The project is codenamed Moneypenney, the secretary in many of the James Bond films.
If Facebook is smart, the company will find a different name—Bob? Jim? Kurt?—for this bot before unleashing it onto the public. There’s already an unsettling trend of technology firms bestowing seemingly genderless virtual assistants with female names.
These startups profess to simplify your life by automating or outsourcing time-consuming activities like scheduling meetings or researching products. “Skip recruiting, hiring, training, and managing a person,” says one such service. “Clara can start supporting you immediately.”
There are a few male counterpoints—Jarvis is named after Iron Man’s personal assistant. Another service called GoButler could be presumed to be male, since butlers are overwhelmingly men, though there’s no male name attached to it. Alfred (which harks back to Batman’s butler) doesn’t plan things for you or email business associates like Amy does, but it is an errand service started by two Harvard Business School women. Judging by these examples, companies appear to be more comfortable with creating male assistants if they are based on existing fictional superheroes’ assistants or butlers. For some reason, fresh inspiration for female virtual assistants flows more easily.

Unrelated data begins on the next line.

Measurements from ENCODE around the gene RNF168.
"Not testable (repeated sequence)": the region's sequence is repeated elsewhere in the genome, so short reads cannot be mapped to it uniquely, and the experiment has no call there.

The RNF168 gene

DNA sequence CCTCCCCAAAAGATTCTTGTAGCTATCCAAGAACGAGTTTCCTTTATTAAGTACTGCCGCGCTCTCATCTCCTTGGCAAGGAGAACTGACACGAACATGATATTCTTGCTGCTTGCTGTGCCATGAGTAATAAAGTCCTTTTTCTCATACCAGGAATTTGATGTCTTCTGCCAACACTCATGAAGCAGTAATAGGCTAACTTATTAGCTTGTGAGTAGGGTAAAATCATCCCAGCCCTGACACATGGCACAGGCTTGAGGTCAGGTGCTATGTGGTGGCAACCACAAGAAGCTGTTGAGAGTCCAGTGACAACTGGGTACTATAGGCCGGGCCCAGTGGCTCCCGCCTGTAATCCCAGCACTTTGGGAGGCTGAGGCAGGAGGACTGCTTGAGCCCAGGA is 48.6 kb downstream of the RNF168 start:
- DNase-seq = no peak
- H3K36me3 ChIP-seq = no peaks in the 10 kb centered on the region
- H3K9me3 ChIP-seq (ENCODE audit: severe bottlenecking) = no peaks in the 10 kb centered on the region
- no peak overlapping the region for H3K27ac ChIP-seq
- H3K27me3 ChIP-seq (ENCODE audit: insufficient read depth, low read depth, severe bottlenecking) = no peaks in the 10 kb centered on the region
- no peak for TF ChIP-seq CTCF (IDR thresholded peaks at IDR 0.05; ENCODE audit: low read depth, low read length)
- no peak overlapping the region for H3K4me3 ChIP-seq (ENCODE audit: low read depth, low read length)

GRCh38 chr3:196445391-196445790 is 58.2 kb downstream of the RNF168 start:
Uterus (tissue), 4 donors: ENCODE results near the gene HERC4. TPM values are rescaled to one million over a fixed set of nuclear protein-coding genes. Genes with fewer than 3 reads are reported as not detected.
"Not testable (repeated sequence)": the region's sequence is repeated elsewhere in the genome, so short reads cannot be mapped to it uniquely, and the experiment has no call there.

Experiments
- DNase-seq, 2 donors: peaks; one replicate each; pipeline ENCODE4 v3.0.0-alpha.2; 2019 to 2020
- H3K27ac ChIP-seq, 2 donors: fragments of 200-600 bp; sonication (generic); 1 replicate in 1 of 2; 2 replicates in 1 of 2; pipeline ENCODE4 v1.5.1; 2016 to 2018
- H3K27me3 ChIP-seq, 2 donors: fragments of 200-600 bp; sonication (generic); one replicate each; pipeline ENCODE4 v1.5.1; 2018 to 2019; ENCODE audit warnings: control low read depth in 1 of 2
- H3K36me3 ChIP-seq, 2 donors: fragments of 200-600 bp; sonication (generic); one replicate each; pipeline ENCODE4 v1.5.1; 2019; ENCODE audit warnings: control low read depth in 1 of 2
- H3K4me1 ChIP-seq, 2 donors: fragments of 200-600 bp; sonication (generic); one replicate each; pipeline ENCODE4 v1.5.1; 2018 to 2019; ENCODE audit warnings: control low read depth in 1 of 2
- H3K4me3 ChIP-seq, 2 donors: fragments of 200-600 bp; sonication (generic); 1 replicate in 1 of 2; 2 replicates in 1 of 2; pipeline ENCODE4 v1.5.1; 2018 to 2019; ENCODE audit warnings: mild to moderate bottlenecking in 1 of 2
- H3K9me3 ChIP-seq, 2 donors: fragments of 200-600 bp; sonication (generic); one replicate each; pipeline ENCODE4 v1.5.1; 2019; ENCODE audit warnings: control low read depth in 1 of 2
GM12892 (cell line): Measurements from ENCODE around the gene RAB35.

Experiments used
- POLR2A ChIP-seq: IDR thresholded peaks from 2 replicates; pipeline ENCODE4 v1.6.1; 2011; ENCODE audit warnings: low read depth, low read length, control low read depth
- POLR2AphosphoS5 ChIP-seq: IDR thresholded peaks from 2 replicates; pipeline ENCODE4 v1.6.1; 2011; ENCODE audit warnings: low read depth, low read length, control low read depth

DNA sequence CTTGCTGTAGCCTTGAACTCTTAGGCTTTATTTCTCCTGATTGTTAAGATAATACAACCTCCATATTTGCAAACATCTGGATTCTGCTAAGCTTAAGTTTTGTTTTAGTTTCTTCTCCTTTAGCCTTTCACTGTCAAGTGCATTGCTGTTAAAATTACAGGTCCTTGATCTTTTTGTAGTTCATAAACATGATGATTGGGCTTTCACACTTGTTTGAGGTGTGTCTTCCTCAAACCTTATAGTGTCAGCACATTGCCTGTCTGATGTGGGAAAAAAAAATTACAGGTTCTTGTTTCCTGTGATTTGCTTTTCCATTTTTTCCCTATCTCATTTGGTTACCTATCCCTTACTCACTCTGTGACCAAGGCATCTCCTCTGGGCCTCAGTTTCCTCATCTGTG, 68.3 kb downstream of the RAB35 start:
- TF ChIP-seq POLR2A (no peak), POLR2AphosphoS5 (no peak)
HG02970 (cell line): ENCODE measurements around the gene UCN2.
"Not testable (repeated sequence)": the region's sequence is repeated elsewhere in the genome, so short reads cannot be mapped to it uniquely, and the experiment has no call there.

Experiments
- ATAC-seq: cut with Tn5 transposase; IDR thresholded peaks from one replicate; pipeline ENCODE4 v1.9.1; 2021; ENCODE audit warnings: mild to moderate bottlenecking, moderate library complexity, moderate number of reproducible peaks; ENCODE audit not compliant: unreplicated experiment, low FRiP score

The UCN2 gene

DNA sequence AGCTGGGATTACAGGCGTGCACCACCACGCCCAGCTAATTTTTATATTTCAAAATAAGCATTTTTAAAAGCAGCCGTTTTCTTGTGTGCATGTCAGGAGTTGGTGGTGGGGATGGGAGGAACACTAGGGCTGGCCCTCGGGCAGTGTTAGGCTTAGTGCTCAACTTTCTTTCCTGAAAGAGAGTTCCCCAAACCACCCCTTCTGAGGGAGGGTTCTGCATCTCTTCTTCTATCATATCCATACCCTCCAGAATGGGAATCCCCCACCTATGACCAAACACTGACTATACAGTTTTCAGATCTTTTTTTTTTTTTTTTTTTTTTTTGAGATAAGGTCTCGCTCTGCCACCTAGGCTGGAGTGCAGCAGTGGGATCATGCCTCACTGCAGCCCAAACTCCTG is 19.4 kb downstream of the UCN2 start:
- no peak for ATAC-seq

Facebook would not confirm that this assistant is in the works, nor what its name will be. “We don’t comment on rumors and speculation. And that’s all rumor at this time,” a Facebook spokesperson tells Quartz.
This news comes a week after Facebook was showered with affection (including from Quartz) for moving women to the forefront of its friends icon. That was a change, made by a female designer, because she didn’t want to imply that women stand in the shadow of men. Given that more than two thirds of Facebook employees are men, it stands to reason that a woman may not have been in charge of this latest naming decision (Faceboook declined to comment).